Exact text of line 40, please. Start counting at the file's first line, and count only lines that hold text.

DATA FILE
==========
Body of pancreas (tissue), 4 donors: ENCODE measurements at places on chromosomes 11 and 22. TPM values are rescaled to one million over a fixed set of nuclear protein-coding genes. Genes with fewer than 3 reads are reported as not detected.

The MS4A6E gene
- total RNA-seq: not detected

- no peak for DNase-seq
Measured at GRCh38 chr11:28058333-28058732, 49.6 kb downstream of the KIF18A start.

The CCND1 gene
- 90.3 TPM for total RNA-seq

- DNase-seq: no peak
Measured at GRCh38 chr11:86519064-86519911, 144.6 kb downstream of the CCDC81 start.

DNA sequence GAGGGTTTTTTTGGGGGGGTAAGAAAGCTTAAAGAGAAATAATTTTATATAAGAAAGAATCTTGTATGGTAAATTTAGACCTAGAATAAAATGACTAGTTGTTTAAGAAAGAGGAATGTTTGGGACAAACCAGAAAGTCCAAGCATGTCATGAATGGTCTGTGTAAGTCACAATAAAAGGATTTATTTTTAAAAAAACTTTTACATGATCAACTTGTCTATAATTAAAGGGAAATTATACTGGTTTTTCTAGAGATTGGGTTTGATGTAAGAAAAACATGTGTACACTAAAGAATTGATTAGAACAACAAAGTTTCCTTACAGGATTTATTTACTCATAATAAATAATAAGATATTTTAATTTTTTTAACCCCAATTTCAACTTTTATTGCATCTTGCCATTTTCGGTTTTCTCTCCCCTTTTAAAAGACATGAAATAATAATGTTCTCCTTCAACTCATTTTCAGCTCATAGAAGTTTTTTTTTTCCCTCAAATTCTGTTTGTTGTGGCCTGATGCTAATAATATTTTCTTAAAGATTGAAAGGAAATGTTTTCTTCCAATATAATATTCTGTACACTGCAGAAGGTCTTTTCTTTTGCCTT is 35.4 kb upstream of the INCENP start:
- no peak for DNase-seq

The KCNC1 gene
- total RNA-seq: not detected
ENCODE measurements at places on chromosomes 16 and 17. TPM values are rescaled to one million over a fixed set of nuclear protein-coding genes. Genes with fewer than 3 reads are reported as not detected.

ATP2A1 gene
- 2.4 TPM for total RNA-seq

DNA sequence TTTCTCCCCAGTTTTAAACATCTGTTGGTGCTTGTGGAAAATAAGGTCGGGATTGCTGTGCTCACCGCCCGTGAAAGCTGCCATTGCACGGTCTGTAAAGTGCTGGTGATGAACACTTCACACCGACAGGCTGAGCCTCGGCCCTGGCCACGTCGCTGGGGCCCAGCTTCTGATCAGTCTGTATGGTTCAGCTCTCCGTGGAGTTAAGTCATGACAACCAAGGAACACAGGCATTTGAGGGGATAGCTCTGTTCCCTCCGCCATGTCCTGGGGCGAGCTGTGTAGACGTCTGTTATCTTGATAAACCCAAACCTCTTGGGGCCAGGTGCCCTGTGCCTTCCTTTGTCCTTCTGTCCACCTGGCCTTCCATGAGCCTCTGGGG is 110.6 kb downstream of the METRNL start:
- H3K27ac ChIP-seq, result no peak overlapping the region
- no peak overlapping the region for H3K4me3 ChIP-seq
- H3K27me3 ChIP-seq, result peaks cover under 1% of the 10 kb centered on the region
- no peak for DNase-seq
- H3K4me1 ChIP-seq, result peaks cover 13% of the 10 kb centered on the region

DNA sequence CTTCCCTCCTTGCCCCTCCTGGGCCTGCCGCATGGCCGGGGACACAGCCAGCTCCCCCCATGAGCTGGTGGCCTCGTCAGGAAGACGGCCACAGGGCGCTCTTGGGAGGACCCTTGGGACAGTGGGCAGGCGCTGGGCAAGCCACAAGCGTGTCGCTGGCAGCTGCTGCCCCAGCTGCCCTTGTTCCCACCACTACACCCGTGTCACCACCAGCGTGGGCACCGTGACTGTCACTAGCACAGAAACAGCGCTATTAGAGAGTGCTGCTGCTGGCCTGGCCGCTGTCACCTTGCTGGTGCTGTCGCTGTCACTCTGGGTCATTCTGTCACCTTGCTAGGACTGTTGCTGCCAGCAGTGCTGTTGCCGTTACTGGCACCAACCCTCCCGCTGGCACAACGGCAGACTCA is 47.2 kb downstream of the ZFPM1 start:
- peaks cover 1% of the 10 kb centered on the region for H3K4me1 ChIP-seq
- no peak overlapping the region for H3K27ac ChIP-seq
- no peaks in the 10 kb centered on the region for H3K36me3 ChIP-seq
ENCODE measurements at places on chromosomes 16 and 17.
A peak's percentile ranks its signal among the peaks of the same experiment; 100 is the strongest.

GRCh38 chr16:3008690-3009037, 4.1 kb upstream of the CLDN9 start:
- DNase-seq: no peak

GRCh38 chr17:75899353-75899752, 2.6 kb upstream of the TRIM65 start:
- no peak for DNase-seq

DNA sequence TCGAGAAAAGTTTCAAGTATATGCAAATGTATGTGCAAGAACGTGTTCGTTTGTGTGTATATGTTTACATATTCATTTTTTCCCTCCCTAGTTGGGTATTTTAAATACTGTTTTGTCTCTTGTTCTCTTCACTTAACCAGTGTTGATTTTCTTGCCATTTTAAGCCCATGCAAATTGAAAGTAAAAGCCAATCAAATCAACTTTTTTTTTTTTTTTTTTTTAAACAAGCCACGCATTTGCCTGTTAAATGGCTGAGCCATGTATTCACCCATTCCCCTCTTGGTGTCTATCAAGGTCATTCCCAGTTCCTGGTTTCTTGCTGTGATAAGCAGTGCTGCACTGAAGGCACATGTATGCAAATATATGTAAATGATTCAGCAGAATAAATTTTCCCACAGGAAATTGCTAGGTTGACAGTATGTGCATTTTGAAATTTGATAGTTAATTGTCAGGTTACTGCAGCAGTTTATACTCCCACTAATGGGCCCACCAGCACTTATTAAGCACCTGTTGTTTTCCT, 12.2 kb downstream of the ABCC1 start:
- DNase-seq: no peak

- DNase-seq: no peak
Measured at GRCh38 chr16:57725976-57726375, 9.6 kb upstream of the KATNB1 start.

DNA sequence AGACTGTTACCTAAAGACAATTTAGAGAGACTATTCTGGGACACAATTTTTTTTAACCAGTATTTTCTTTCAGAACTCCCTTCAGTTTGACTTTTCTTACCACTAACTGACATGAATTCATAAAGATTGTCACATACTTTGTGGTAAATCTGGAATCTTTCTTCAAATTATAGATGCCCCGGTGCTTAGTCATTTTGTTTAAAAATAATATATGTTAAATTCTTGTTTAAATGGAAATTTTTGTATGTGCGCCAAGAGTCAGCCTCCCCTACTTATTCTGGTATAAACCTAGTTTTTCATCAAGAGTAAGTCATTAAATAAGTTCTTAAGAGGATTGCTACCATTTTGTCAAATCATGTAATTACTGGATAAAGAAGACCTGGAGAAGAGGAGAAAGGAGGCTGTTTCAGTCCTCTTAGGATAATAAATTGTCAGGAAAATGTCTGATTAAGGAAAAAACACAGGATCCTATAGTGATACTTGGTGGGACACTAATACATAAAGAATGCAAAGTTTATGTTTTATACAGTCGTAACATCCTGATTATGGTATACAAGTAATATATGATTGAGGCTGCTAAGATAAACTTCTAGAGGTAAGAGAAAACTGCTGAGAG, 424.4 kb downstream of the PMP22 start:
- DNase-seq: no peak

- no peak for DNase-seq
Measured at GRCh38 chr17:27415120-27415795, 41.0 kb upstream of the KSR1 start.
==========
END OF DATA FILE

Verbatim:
Measured at GRCh38 chr17:27415120-27415795, 41.0 kb upstream of the KSR1 start.